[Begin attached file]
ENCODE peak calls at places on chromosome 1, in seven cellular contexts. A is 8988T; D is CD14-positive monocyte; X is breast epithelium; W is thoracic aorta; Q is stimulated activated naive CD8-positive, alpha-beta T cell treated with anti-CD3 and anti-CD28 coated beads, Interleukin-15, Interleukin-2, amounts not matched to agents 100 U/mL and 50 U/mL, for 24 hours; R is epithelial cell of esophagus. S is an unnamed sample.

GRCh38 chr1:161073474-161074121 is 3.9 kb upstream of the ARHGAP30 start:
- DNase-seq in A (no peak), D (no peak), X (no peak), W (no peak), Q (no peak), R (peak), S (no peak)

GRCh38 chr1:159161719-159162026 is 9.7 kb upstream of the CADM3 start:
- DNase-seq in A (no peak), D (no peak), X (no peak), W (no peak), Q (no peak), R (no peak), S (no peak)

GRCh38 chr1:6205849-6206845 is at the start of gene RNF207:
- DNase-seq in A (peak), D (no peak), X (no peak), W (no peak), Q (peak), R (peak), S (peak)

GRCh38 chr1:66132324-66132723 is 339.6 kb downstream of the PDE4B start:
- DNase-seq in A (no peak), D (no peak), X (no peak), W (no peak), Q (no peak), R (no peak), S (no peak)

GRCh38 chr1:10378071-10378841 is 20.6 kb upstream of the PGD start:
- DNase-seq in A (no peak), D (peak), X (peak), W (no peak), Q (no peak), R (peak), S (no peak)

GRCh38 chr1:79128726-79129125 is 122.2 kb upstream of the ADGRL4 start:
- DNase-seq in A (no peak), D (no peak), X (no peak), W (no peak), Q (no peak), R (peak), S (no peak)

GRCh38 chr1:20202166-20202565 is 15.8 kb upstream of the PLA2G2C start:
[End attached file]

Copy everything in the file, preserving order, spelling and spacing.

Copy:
ENCODE peak calls at places on chromosome 1, in seven cellular contexts. A is 8988T; D is CD14-positive monocyte; X is breast epithelium; W is thoracic aorta; Q is stimulated activated naive CD8-positive, alpha-beta T cell treated with anti-CD3 and anti-CD28 coated beads, Interleukin-15, Interleukin-2, amounts not matched to agents 100 U/mL and 50 U/mL, for 24 hours; R is epithelial cell of esophagus. S is an unnamed sample.

GRCh38 chr1:161073474-161074121 is 3.9 kb upstream of the ARHGAP30 start:
- DNase-seq in A (no peak), D (no peak), X (no peak), W (no peak), Q (no peak), R (peak), S (no peak)

GRCh38 chr1:159161719-159162026 is 9.7 kb upstream of the CADM3 start:
- DNase-seq in A (no peak), D (no peak), X (no peak), W (no peak), Q (no peak), R (no peak), S (no peak)

GRCh38 chr1:6205849-6206845 is at the start of gene RNF207:
- DNase-seq in A (peak), D (no peak), X (no peak), W (no peak), Q (peak), R (peak), S (peak)

GRCh38 chr1:66132324-66132723 is 339.6 kb downstream of the PDE4B start:
- DNase-seq in A (no peak), D (no peak), X (no peak), W (no peak), Q (no peak), R (no peak), S (no peak)

GRCh38 chr1:10378071-10378841 is 20.6 kb upstream of the PGD start:
- DNase-seq in A (no peak), D (peak), X (peak), W (no peak), Q (no peak), R (peak), S (no peak)

GRCh38 chr1:79128726-79129125 is 122.2 kb upstream of the ADGRL4 start:
- DNase-seq in A (no peak), D (no peak), X (no peak), W (no peak), Q (no peak), R (peak), S (no peak)

GRCh38 chr1:20202166-20202565 is 15.8 kb upstream of the PLA2G2C start: